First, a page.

Bristol Olomua Switched to Tight End

<B>Bristol Olomua</b> was a high school wide receiver sensation from Arizona who was a second team selection on the Arizona Republic's All-Century Team and was an All-Arizona first teamer in 1998.

Even with limited repetitions as a true freshman, he showed flashes of brilliance that whetted the appetite of coaches and Cougar fans alike. After returning from an LDS mission, BYU head coach Gary Crowton decided to keep him at wide receiver to capitalize on Olomua's 6-5 height and play making abilities.

But Olomua's Polynesian frame made it difficult for him to maintain his weight in the 220 to 230-pound range. It was a matter he initially discussed this summer with his father and mentor, Pita.

"I went to Hawaii for a couple of weeks then back to Arizona for a couple of weeks. I told my dad I really want to play tight end, Olomua said.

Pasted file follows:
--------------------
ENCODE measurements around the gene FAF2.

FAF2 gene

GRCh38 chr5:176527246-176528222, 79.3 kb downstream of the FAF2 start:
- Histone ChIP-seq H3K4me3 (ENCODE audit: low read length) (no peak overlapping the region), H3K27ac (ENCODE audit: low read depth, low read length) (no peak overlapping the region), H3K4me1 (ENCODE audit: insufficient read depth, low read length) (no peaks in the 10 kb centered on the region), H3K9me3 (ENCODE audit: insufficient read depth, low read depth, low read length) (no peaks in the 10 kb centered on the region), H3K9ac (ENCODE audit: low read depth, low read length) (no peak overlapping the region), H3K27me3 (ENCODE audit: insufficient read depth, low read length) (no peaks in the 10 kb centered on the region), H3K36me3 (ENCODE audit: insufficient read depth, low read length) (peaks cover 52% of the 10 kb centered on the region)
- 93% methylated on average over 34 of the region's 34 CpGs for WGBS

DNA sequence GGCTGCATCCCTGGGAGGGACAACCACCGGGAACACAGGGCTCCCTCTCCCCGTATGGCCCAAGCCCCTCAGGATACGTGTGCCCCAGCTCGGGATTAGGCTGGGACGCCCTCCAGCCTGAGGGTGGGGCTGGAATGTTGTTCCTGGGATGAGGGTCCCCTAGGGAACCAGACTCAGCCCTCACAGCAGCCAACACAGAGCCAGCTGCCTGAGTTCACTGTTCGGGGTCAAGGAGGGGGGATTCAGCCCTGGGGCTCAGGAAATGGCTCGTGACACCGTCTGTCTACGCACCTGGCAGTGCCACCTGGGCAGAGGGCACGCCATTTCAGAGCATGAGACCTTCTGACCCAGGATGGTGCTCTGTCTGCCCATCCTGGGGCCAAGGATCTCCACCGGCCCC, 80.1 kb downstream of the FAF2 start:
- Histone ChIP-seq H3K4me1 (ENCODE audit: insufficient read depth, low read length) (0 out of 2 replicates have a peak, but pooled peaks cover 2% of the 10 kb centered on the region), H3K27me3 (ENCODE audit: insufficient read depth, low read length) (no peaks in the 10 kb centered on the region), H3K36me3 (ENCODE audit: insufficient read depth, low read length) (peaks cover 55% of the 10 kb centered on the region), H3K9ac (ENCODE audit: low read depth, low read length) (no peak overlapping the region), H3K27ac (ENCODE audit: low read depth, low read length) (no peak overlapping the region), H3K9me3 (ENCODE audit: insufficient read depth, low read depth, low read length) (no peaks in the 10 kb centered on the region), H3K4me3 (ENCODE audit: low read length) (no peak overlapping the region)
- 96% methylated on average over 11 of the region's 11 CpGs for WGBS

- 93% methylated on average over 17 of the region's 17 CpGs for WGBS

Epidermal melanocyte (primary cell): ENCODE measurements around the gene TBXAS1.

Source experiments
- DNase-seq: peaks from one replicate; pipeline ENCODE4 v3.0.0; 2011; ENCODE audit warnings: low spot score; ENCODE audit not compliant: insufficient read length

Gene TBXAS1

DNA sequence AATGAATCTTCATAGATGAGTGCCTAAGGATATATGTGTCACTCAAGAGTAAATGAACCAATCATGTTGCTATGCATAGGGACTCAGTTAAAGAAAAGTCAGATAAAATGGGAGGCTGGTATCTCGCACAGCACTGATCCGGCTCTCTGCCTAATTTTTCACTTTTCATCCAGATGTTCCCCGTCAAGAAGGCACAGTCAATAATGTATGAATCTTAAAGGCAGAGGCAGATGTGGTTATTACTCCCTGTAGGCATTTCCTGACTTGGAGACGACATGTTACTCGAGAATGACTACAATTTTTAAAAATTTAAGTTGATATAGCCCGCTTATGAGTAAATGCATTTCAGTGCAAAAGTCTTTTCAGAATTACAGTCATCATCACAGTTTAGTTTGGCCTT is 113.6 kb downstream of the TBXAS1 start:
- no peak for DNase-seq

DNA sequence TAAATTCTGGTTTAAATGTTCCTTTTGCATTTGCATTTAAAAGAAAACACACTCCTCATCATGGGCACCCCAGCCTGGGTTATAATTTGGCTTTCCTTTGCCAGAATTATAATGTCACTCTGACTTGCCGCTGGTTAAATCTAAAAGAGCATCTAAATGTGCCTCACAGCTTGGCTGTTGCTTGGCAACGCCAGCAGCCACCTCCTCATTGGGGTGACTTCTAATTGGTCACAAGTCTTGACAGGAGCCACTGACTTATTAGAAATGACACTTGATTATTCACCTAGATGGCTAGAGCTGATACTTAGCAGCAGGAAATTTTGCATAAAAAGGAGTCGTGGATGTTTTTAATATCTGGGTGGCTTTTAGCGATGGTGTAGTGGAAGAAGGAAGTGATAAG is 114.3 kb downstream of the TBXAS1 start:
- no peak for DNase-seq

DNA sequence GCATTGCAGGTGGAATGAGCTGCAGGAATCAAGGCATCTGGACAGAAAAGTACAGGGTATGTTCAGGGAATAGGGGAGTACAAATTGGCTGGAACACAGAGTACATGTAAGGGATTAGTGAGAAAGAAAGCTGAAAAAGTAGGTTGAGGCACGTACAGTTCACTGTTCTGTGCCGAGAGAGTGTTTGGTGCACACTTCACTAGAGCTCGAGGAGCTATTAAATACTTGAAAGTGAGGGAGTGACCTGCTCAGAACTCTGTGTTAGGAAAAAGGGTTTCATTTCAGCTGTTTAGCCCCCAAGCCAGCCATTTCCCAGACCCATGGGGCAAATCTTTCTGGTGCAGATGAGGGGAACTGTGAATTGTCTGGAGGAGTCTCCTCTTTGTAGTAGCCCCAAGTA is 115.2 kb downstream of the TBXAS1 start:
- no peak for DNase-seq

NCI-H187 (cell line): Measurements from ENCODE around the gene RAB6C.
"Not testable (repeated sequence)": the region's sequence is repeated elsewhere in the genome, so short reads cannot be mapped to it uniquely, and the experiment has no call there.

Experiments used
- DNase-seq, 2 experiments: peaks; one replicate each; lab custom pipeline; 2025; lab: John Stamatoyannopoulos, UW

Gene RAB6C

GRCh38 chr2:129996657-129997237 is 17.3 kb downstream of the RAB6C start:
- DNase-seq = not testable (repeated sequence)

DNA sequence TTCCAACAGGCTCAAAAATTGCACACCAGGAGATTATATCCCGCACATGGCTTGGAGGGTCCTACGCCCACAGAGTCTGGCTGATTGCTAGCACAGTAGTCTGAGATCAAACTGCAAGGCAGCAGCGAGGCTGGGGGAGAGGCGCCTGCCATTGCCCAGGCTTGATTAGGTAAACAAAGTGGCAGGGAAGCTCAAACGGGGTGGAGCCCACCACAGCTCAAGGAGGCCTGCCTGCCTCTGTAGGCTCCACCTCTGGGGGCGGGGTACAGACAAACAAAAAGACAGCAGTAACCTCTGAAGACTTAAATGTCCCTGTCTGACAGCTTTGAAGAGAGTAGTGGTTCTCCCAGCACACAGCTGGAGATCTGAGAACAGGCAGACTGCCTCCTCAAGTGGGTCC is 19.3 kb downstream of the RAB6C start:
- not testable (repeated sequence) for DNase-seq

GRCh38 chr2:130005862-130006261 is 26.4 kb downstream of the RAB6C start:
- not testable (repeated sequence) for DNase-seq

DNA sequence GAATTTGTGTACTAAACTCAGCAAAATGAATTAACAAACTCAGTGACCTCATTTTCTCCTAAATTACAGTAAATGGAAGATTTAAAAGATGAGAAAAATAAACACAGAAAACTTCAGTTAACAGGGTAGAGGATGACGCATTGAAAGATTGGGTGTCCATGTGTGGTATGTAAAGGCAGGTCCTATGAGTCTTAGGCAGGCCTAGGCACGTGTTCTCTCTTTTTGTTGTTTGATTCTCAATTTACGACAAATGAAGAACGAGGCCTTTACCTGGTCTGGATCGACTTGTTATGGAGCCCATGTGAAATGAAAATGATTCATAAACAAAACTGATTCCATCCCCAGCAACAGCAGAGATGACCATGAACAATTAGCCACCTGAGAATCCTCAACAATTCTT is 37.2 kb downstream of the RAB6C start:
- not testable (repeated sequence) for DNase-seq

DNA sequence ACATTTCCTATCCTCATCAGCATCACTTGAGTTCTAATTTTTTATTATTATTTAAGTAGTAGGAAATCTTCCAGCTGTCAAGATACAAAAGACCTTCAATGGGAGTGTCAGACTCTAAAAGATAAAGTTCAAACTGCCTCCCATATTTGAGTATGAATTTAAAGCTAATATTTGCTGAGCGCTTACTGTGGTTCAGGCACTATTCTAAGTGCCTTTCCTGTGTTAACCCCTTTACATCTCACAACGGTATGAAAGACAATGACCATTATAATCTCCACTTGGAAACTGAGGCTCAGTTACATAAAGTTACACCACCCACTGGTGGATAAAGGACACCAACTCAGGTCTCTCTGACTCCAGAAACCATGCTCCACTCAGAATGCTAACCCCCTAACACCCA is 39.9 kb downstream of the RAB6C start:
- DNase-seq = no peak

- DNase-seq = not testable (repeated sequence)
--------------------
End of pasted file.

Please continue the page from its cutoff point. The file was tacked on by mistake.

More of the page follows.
"He (father) asked me whether the coaches would like it. I was only at around 225-230. My dad said the only way (BYU) coaches would switch me to tight end was by gaining weight."

During the off-season, under the guidance of his father, also a weight room addict, Olomua worked out. Rather than try to keep weight off to play the wide receiver position at 225-pounds, his body grew into its natural size and weight. "I gained 25 pounds in the off season, so I'm a tight end right now."

Because of the added muscle weight, BYU coaches switched Olomua to tight end position, but he has maintained his speed. "I'm 6-5½ and 250 pounds now with a high 4.6 40, which is not too bad. Gotta maintain it."

His teammate, Daniel Coats, who are also converted from receiver to TE, has bulked up to 245 and may be a starter this fall as a redshirt freshman.

With the addition of Olomua to an already talented tight end group, BYU has perhaps one of the best, albeit young, TE units in the MWC.

Olomua spoke about the encouragement he received from Coats after making the switch to tight end.

"Coats is very confident in me, but he said I'm not going to be able to play unless I know the plays. I have to prove myself with the books."

Now Olomua is focused on fully understanding the position, but noted one main difference already. "…Mainly blocking. I'm pretty confident. I've just got to learn the plays and develop my blocking. I think I'll be in the rotation."

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